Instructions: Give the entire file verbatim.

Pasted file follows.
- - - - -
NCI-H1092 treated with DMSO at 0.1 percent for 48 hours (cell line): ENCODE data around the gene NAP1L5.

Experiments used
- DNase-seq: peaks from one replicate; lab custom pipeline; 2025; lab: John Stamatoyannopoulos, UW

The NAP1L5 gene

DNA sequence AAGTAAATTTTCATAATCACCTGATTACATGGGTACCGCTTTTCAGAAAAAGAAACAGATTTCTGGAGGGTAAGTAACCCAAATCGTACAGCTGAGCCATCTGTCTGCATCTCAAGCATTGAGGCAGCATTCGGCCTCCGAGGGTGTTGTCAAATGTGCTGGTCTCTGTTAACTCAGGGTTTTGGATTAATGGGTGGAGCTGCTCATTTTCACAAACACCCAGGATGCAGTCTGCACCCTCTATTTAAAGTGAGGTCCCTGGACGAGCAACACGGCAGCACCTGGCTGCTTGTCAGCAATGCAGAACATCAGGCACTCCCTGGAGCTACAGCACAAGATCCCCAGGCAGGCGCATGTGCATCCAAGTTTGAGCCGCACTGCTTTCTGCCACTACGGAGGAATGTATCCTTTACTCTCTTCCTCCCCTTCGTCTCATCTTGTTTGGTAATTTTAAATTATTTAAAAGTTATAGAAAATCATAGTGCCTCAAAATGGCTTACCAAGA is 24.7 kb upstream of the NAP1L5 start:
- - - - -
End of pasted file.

NCI-H1092 treated with DMSO at 0.1 percent for 48 hours (cell line): ENCODE data around the gene NAP1L5.

Experiments used
- DNase-seq: peaks from one replicate; lab custom pipeline; 2025; lab: John Stamatoyannopoulos, UW

The NAP1L5 gene

DNA sequence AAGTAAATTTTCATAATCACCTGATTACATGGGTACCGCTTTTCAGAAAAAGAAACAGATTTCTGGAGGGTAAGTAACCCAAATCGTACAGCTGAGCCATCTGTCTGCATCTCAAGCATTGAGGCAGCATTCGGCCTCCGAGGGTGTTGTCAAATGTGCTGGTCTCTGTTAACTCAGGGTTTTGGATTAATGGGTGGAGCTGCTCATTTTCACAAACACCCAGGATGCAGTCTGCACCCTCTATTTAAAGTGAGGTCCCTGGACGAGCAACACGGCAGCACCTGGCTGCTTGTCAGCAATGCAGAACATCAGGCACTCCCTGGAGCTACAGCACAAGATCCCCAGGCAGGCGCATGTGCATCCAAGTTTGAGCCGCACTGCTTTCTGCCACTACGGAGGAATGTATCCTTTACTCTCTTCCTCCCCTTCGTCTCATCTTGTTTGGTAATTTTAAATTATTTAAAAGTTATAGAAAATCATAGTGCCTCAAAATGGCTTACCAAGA is 24.7 kb upstream of the NAP1L5 start: